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Editorial: Coronavirus and Afghanistan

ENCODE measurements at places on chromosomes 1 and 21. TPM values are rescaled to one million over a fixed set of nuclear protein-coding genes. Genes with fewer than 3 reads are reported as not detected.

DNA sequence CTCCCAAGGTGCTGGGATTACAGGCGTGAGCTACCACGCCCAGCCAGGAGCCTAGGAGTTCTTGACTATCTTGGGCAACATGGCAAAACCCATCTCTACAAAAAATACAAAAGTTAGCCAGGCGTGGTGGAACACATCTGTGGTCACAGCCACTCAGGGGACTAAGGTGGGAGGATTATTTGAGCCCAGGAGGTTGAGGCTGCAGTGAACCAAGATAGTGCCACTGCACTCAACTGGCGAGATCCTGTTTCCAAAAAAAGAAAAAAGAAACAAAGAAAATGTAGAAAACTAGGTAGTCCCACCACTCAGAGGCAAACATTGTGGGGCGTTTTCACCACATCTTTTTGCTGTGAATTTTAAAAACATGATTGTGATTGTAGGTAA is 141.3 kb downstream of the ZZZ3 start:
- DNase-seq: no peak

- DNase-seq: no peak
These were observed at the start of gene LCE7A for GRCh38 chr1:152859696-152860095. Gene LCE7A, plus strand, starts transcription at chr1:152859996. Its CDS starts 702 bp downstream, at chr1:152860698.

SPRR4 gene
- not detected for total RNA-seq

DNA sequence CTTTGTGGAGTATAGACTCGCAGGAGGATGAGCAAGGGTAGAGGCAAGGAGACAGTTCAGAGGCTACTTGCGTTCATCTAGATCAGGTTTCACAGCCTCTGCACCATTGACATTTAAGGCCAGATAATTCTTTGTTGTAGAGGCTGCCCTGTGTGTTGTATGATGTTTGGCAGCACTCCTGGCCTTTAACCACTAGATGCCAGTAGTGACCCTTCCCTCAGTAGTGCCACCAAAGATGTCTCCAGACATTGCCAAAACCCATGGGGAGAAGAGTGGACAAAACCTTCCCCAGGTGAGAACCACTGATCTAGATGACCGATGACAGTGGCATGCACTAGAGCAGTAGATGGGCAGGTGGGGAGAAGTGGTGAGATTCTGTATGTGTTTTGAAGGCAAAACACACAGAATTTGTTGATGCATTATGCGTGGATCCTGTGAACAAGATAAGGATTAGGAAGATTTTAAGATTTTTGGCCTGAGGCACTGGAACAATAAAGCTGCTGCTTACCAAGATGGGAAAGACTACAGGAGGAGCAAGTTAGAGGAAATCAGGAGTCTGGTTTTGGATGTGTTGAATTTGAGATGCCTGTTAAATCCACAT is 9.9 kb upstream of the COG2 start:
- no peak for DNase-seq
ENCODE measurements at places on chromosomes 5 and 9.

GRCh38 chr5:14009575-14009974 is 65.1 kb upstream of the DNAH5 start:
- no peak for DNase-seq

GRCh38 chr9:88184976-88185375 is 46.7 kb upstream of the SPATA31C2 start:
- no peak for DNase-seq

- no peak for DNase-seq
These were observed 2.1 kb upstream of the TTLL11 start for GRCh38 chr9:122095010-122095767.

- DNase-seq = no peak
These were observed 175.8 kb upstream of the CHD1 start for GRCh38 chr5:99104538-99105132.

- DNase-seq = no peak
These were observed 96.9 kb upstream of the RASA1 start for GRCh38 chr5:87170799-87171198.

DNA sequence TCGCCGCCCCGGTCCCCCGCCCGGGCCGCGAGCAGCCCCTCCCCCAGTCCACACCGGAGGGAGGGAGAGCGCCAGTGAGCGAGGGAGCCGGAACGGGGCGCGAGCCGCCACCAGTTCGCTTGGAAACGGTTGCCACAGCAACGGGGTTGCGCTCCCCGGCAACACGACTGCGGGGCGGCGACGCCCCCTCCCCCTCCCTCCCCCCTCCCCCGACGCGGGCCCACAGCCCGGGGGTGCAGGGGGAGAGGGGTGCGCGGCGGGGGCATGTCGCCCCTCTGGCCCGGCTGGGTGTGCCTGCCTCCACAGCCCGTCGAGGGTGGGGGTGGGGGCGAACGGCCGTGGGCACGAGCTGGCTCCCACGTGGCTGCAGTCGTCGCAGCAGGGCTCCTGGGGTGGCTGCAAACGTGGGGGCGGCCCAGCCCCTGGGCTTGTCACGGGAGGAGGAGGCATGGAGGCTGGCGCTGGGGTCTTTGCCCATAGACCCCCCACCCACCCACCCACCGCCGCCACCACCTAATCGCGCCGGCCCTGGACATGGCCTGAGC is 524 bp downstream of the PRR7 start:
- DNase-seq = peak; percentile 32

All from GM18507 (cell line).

Covid-19 cases in Afghanistan is pigmenting toward a slight spike in the recent week with 166 fresh cases on Tuesday and three deaths and 146 cases on Wednesday with four deaths. Afghanistan has taken many measures to combat the virus, but it also faces with abundance challenges, many of which fall into areas, prevention – diagnosis – and treatment. Compulsory quarantine in big cities was initiated months ago during initial days when first infection was registered in Herat province. Kabul, Herat, and Mazar-e-Sharif and other provinces were put in traffic restriction and highways leading to provincial centers were also tightened. Afghan health and security officials were alert all the time to monitor the situation. Gradually, the Afghan people found themselves to fiddle with the virus, and poverty forced them to violate quarantine rules and took out to work to take bread home for the kids. As over 70 percent of Afghans are under the poverty line, dying as a result of starvation was a more serious threat than covid-19 itself – a disease many Afghans take it as simple as a small flu. Daily wagers were in panic as they were losing jobs and could die of anger before the outbreak further escalated. The government program of providing cash and noncash aid to vulnerable and low-income individuals were also marred with massive corruption. Nevertheless, the virus seemed to make a comeback. Apparently the second wave is already in. Afghanistan has 42,609 confirmed cases thus far with total reported deaths is 1,581 and recoveries is 34,967. The number of deaths from COVID-19 globally is more than 1,272,911 and the number of known global coronavirus cases is 51,480,441. Hopefully, the vaccine is out and proved effective, but likely it takes much time to reach Afghanistan. We have to be taking care of ourselves and our family members by following advice of the health officials. Unfortunately, the Afghan people are not following the guidelines as described by the World Health Organization and Afghan Health Ministry. Rarely, people are putting masks in the public – we don’t observe social distancing in wedding halls and mourning ceremonies and more dangerously, we are yet to avoid going to crowded places and areas. We almost forget to adhere with frequent washing hands with soap and hot water. Failure to follow the health guidelines on the one hand, and the winter season with its harsh cold weather on the other, could make things very bad for the Afghans. This virus regains and becomes much stronger in the winter time and if we do not take the precautionary measures, many more lives could be lost to the virus due our own mistake.

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